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Where there is no law, but every man does what is right in his own eyes, there is the least of real liberty
Henry M. Robert

The role of Bohdan Lepky in the rapprochement between the Ukrainian and Polish cultures

22 June, 2004 - 00:00

Being the envoy of your nation’s culture and spiritual achievements in other countries is a high and noble mission — a rare, if not unique, vocation. Few individuals, even outstanding ones, are capable of carrying out this mission. Shining examples of this are rare: the German writer Heinrich Heine loved French culture and devoted his entire life to familiarizing his compatriots with its achievements; the Frenchman Stendhal maintained very close creative ties with the history and culture of Italy; the Russian Ivan Turgenev and the Spaniard Pablo Picasso with the intellectual heritage of France, and the Georgian David Guramishvili with that of Ukraine.

All the more precious for us then is the creative legacy of those Ukrainian artists who over the span of many decades proved that simple and most universal of truths: that common human values and the Olympian heights of the spirit, rather than wars, bloodshed, discord, and enmity, knit nations together and are the undeniable and everlasting triumph of the future. The figure of Bohdan Lepky (1872-1941) occupies a special, even exclusive, place in the history of Ukrainian-Polish cultural ties. This prominent writer, scholar, public figure, and patriot spent a considerable part of his life “under the sign” of Poland and its culture, in close contact with the talented artists of this fraternal neighboring nation. Lepky’s heritage is an especially precious page in the history of Ukrainian- Polish spiritual relations because it is a striking manifestation of their still untapped humanistic and creative potential. It should be noted, however, that the talent and merits of this true classic of our culture have not yet been duly appreciated in independent Ukraine.

It seems symbolic today that the future writer was born on November 9, 1872, in the picturesque Podillian village of Krehulets, in the same house where the famous Polish insurgent Bogdan Jarocki, hero of the national liberation struggle, once lived. Accordingly, Poland and the unbreakable spirit of its people captured, albeit symbolically, the boy’s imagination. Bohdan’s father, the parish priest Sylvestr Lepky, was an extraordinary person. A true Ukrainian patriot, graduate of Lviv University in theology and classical philology, author of literary works published under the pen name of Marko Murava, he always cherished a profound and sincere respect for Polish history, language, and culture, and managed to instill this respect in his children, including his sons Bohdan and Lev. Whenever Lepky the Younger, in the twilight of his life, recalled his father, he referred to him as “my harshest critic.”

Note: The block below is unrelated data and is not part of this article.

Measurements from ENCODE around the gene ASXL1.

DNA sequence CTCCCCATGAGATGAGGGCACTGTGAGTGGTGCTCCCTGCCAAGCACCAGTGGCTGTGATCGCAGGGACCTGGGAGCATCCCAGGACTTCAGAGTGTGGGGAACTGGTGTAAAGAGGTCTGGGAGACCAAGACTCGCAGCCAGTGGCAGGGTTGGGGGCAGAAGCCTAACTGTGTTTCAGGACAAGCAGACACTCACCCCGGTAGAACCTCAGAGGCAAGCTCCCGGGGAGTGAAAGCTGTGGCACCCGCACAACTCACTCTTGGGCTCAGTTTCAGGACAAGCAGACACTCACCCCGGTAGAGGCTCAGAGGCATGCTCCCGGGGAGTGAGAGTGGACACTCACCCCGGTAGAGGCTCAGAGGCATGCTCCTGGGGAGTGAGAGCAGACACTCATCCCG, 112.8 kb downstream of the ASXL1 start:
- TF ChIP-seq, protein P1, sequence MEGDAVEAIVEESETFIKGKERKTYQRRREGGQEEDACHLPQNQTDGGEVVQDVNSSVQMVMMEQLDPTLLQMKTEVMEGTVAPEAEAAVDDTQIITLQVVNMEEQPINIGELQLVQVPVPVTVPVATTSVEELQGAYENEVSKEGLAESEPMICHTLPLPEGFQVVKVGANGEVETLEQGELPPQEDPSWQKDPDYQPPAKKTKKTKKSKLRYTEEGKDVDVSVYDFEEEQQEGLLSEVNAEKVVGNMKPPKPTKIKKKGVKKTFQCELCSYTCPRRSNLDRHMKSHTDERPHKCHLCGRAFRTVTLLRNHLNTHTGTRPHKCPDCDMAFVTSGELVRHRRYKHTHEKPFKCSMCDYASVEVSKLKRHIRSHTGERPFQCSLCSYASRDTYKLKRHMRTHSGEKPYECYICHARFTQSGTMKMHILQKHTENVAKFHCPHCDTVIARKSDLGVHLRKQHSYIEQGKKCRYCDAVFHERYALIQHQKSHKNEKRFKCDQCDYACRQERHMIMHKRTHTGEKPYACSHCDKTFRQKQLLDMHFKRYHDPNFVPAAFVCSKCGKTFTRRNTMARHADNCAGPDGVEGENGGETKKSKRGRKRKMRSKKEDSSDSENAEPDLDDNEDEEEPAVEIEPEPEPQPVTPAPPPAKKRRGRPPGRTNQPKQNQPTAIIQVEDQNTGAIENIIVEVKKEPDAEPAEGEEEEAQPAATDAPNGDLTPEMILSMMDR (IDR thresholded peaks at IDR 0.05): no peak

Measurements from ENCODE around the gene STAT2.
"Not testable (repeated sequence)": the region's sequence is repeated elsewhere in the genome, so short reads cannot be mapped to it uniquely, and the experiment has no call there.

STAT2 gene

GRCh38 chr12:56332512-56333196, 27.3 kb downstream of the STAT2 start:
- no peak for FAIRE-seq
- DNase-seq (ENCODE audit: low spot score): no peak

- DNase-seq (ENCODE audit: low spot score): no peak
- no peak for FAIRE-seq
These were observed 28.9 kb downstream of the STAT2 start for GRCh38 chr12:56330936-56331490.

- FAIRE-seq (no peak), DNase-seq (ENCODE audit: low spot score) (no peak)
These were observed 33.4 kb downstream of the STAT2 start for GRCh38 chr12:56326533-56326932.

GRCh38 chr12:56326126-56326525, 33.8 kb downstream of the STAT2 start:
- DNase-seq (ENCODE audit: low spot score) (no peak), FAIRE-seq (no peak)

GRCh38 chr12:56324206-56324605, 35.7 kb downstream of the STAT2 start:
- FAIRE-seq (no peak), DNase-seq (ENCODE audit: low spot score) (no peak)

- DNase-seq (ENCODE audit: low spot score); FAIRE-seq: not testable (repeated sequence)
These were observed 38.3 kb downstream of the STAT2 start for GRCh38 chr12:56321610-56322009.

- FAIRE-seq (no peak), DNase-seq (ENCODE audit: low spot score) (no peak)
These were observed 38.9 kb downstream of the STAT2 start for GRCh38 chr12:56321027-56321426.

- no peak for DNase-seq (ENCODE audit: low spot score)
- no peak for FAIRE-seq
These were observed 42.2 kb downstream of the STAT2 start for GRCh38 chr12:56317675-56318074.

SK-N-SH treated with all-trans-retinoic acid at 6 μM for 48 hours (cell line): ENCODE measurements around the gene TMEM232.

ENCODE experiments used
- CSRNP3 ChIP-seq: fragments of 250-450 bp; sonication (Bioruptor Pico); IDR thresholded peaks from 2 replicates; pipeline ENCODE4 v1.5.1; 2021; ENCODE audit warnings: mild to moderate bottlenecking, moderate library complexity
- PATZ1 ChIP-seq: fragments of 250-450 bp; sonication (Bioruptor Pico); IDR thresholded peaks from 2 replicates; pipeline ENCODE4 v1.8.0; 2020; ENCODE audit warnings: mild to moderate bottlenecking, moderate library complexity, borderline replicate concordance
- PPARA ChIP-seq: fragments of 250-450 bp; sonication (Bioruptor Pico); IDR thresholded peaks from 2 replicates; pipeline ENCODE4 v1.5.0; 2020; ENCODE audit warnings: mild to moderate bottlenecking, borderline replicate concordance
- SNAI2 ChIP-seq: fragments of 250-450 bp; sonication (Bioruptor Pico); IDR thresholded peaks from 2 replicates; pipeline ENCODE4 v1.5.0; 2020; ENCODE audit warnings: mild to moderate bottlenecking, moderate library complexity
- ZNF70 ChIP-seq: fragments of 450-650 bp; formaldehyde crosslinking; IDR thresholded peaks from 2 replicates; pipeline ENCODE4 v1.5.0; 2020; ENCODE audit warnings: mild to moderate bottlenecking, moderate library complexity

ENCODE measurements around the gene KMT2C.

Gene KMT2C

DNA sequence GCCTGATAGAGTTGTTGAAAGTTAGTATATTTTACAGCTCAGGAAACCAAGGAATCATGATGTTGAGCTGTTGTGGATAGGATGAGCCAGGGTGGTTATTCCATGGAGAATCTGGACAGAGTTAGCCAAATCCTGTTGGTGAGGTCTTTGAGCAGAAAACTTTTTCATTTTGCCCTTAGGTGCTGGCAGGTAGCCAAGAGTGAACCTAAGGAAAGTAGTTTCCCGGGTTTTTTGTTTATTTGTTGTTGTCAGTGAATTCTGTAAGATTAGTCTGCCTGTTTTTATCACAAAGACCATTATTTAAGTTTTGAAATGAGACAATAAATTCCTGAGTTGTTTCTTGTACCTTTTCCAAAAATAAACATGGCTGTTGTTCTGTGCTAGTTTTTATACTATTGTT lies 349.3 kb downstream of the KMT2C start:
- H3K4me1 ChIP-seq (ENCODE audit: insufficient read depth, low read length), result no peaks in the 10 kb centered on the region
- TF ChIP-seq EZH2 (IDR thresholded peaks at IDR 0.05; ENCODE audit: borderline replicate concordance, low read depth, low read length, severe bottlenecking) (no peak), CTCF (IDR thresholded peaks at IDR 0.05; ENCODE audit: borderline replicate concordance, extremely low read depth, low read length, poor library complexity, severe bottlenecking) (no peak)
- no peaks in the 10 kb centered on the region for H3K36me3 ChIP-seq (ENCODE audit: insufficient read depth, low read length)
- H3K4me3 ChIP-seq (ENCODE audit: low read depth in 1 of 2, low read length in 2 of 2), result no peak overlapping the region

At the age of six Bohdan was sent to a “normal school” in Berezhany, with Polish as the language of instruction. The boy went right into the second grade because he had uncommon aptitudes even at this early age. Later, still in Berezhany, Lepky attended a grammar school (naturally, a Polish one, as required by the educational system). Although the grammar school in Berezhany was far away from the main cultural centers (even inspectors from Lviv would come just once every few years to scrutinize the “teaching process”), the young Lepky had good memories of it, not in the least because most of the young Ukrainians and Polish students were noted for their ethnic tolerance, mutual respect, and openness. Especially venerated in the grammar school were the names of Taras Shevchenko and Adam Mickiewicz: there were annual recitals in honor of the two great poets, as well as regular concerts by Ukrainian and Polish choirs. Stage productions and concerts with both Polish and Ukrainian repertories were usually attended by young Ukrainian and Polish audiences.

After completing grammar school in 1891, Lepky was admitted to the Academy of Arts in Vienna, but he soon realized that literature was his true vocation. He then studied at Lviv University, from where he graduated in 1895 and returned to “his” grammar school in Berezhany as a teacher of the Ukrainian and German languages and literature. The writer’s “Polish period” as such began in 1899, when Cracow’s Jagiellonian University launched a series of lectures on Ukrainian language and literature and offered a chair to Lepky. At the time he did not know that Cracow was destined to become his second homeland for many decades until his death in July 1941. This was the city where he not only worked but also found lifetime friends among Polish and, naturally, Ukrainian intellectuals.